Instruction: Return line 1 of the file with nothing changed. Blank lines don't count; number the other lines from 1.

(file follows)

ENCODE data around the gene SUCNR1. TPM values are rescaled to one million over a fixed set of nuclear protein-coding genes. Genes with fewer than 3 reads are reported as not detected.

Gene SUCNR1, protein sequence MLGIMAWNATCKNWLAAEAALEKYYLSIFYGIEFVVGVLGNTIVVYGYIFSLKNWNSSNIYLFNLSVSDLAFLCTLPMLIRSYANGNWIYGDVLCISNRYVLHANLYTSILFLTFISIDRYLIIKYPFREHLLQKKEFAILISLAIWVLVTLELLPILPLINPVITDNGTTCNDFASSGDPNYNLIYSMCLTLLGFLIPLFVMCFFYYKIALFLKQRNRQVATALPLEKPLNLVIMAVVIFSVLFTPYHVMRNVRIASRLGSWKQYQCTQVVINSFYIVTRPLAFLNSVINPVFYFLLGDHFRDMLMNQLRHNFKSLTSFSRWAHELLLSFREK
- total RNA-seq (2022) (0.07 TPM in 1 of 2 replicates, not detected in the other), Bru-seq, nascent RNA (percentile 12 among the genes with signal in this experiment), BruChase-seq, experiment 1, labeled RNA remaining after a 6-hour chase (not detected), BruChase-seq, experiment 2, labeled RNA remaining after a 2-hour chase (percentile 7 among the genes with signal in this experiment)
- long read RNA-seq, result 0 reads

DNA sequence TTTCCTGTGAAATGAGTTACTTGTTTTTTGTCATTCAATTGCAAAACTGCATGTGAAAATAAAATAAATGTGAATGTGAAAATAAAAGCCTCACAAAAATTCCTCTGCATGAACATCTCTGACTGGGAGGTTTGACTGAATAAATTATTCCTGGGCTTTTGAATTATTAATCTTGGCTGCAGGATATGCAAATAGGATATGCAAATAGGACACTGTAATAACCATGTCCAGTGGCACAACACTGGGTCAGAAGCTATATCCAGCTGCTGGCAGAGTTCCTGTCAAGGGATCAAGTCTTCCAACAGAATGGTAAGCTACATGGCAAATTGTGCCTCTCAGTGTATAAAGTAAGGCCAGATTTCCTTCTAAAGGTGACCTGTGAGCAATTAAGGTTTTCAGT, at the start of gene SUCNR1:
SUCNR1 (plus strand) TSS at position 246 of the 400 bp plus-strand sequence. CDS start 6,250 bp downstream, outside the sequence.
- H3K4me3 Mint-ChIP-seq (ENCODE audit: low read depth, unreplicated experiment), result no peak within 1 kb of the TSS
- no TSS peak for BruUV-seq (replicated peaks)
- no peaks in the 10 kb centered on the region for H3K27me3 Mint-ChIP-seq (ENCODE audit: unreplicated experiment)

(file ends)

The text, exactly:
ENCODE data around the gene SUCNR1. TPM values are rescaled to one million over a fixed set of nuclear protein-coding genes. Genes with fewer than 3 reads are reported as not detected.